Palm Oil May be “Healthy” But Rainforests are Destroyed to Grow It

palm oil arabicWe may not realize it, but palm oil, made from both coconuts and palm nuts, is one of the main causes of the wholesale destruction of rainforests in many parts of the world, especially in Indonesia.

The Indonesian rainforests, or what’s left of them, are home to some of the most threatened animal species on earth; including the Sumatran tiger (only a handful remain in the wild), and Man’s first cousin, the orangutran, whose name translated in English means literally “forest people”.

Now why does this wholesale destruction of rainforests to produce palm oil have an effect on countries in the Middle East, many of which are mostly desert or near desert in their geographical makeup? Very simple: people in the Middle East are big purchasers of palm oil and products made from it.

An economic study was conducted in 2005 dealing with the demand for palm oil in MENA countries and found that the demand for palm oil was significantly dependent on the income of the area populations. The study found that more healthy substitutes such as soy bean oil being used in countries such as Algeria, Egypt, Iran, Jordan, Morocco and Turkey; and that the major substitute oil for palm oil in Saudi Arabia and Libya is now corn oil.

monkey face

Why does he have to suffer?

Rain forests in southern and southeastern Asia have been decimated in recent years by farmers who use “slash and burn” land clearing methods that resulted in huge fires in parts of Indonesia and helped increase the problem of global warming.

But these methods for the clearing of  tropical forests to provide land for growing palm trees and other crops is not only occurring in Indonesia and Malaysia, but also in African countries and those in South America as well.

The current issues surrounding the destruction of  rain forest for producing palm oil and other crops is part of an awareness campaign being carried out by environmental awareness groups like the Middle East EcoMena Community, which presented its “Seven reasons why not to buy or invest in palm oil”, and points out that palm oil is not only high in saturated fatty acids (like many types of household margarines) but is used in  producing foodstuffs which include some of the most popular brands of powdered milk, instant coffee, coffee cream, candy and other products (cosmetics etc.) in which palm oil is used in the production of these products.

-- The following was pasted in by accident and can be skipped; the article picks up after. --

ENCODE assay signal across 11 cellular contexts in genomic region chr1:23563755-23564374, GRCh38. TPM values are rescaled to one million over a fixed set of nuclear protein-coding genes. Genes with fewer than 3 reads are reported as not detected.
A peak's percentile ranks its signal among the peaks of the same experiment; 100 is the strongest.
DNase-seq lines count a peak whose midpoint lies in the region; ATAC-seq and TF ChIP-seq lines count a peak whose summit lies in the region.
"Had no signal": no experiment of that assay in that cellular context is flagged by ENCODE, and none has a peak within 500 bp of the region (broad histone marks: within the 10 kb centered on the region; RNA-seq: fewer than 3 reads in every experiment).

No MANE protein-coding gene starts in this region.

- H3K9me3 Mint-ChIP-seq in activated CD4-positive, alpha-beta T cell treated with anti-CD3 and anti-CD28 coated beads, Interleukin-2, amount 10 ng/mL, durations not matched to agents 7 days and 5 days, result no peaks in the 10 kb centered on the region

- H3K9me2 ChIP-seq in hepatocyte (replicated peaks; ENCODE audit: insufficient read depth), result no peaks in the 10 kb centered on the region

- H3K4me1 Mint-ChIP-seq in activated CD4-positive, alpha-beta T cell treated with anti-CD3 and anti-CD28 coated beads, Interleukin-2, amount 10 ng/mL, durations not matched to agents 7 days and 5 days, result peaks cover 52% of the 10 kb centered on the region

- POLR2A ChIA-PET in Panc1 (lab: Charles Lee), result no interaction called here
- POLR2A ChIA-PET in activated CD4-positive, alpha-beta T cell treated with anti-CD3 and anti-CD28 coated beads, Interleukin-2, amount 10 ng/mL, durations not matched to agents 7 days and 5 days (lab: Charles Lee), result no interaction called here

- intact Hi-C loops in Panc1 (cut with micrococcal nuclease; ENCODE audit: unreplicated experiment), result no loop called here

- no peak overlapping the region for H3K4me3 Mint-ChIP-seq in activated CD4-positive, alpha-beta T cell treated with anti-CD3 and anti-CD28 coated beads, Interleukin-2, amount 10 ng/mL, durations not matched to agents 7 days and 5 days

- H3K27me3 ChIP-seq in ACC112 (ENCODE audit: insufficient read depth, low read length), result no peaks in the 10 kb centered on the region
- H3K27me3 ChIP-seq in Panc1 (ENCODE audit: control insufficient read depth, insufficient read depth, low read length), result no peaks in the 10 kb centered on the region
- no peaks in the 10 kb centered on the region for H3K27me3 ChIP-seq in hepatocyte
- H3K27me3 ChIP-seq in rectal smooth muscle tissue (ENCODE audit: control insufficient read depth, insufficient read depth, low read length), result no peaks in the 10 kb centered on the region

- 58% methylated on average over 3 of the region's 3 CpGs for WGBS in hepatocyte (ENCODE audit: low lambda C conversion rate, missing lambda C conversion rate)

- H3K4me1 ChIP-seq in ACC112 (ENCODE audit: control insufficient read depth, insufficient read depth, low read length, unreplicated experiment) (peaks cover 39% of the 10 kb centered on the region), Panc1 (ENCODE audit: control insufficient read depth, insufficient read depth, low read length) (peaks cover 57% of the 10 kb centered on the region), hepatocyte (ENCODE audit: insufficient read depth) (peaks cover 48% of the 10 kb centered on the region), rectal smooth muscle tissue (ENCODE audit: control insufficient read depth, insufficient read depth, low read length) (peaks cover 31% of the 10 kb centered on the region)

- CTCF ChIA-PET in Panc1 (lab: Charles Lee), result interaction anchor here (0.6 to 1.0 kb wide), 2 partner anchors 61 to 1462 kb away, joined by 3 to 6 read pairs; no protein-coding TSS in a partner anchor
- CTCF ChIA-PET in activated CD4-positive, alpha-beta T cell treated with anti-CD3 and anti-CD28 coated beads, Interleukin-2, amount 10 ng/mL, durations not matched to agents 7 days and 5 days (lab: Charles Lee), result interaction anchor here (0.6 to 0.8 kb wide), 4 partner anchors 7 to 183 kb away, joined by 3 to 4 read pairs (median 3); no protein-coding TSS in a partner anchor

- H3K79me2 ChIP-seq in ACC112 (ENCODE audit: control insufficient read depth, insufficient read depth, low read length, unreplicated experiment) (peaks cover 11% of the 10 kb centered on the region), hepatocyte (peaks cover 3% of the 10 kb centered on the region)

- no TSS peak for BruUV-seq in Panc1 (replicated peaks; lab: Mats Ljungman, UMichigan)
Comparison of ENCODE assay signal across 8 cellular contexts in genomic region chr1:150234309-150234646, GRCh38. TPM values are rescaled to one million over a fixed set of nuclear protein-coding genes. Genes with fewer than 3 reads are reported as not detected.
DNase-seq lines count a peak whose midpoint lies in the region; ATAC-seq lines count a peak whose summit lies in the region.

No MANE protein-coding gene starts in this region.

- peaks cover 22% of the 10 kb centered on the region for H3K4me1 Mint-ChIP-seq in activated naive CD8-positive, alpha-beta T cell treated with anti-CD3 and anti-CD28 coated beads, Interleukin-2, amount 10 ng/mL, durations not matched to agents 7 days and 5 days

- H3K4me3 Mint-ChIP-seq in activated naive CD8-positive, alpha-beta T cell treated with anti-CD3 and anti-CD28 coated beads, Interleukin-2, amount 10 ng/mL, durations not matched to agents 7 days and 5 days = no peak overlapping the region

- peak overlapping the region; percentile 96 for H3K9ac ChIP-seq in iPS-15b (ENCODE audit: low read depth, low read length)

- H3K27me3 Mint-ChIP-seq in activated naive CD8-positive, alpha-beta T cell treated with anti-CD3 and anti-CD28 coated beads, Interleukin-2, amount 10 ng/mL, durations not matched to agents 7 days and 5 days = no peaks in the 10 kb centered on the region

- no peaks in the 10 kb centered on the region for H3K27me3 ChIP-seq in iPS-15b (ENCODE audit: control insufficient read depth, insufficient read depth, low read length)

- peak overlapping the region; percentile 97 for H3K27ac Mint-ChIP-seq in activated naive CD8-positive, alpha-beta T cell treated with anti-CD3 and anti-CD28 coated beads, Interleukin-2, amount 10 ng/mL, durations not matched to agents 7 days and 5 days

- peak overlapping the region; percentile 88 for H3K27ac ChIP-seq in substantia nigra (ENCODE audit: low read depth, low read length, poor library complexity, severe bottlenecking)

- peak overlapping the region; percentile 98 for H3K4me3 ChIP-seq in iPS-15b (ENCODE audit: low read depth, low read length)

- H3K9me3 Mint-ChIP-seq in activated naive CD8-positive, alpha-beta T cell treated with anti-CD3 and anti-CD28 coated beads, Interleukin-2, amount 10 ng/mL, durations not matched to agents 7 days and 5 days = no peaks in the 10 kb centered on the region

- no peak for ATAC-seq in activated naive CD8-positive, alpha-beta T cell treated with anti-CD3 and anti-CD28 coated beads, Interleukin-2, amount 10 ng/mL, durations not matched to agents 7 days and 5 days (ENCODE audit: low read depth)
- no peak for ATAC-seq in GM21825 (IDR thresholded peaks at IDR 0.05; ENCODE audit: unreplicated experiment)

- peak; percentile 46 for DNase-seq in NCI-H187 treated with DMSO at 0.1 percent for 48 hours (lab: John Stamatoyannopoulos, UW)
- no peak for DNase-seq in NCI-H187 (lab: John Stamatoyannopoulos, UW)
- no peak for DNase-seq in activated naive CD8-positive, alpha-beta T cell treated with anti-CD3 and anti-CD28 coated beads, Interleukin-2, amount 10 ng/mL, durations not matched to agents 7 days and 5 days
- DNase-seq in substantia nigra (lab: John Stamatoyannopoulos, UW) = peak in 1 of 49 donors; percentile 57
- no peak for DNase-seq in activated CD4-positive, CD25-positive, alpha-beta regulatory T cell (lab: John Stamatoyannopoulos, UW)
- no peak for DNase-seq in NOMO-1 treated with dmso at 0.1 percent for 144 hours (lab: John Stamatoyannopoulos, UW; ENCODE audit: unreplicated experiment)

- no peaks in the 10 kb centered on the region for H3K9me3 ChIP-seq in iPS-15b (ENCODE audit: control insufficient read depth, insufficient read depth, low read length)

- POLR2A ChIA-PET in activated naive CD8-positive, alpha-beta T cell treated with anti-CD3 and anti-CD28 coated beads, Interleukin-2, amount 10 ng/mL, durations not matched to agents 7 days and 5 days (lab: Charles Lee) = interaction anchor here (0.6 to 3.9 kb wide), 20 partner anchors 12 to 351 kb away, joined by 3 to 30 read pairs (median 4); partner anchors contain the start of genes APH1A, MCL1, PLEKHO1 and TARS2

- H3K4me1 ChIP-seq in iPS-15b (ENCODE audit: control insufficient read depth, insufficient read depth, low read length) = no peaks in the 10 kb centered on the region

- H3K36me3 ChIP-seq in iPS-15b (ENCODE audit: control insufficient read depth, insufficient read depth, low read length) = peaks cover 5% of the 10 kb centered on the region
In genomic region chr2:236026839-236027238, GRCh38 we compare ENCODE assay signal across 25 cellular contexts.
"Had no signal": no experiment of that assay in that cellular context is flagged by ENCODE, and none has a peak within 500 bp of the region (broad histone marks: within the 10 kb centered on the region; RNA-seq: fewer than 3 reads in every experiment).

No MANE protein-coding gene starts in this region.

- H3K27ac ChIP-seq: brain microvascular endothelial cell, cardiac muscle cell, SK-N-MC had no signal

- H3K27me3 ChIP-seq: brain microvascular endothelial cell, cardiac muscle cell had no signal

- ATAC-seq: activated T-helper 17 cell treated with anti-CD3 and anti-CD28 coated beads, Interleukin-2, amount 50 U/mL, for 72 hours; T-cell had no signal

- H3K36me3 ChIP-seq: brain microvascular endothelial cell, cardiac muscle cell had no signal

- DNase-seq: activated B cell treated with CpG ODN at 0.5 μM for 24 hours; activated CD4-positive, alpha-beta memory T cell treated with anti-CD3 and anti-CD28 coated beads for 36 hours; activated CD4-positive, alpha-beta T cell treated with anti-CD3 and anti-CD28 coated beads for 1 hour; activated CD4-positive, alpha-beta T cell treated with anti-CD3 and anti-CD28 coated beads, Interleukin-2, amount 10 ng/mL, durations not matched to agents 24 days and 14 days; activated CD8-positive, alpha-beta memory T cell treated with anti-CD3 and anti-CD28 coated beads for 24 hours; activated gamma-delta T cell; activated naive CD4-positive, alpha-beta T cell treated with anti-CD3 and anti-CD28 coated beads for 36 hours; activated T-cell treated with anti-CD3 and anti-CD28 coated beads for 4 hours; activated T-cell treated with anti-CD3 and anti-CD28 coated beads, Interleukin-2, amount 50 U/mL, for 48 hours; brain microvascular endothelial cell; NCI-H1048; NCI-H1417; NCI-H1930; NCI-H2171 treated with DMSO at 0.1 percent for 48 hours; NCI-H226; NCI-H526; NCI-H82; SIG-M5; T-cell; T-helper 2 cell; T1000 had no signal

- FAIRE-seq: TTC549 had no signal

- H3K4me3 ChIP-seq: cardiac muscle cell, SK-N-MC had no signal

By using these products we are investing in the destruction of tropical rainforests and the livelihood of their native people who depend on these forests for their very existence.

Palm oil tree (Elgeis Guineensis)

In addition to the production of foodstuffs, palm oil is also being used to produce bio fuels such as diesel fuel and as fuel to produce electricity in power plants. All of this is occurring at the expense of destruction of forestland and to the increase of global warming.

While it is not possible to prevent the importation of lower priced palm oil and its use in both foodstuffs and cosmetics (take a look at the ingredients of many types of liquid hand soaps and sunscreen lotions) we can at least try to avoid purchasing products which contain it and to demand that it be removed as an ingredient in these products.

The bio fuel issue may be more difficult to deal with, however; and as a result much more environmentally friendly vegetable substances, such as algae are being developed.

Despite efforts to the contrary, palm oil use is likely to continue as long as there is a demand for it; much to the sorrow of the world’s decreasing rain forests and the unique ecosystems they support.

Read more on biofuels and edible oils:
With So Much Oil and Gas, is Biofuel a Viable Middle East Option?
Kiima Doubles Chromosomes  to Make More Plant Power
Is Margarine Your Best Choice?

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2 thoughts on “Palm Oil May be “Healthy” But Rainforests are Destroyed to Grow It”

  1. Maurice says:

    Excuse me dear folks at, but coconuts ARE from a species of palm, although not from the same Elgeis Guineensis that is grown to make palm oil.

    That is what I meant. Coconuts, by the way, are high in saturated fatty acids. And forests are also depleted to grow coconuts.

  2. Mr Picow unfortunately displays his ignorance of the subject that he is writing about by declaring in his opening paragraph that palm oil is made from both coconuts and palm nuts. For his information the oil extracted from the mesocarp of the palm oil fruit is called “palm oil” and oil extracted from the coconut is called “coconut oil”. That’s universally accepted and there’s no ground for dispute here.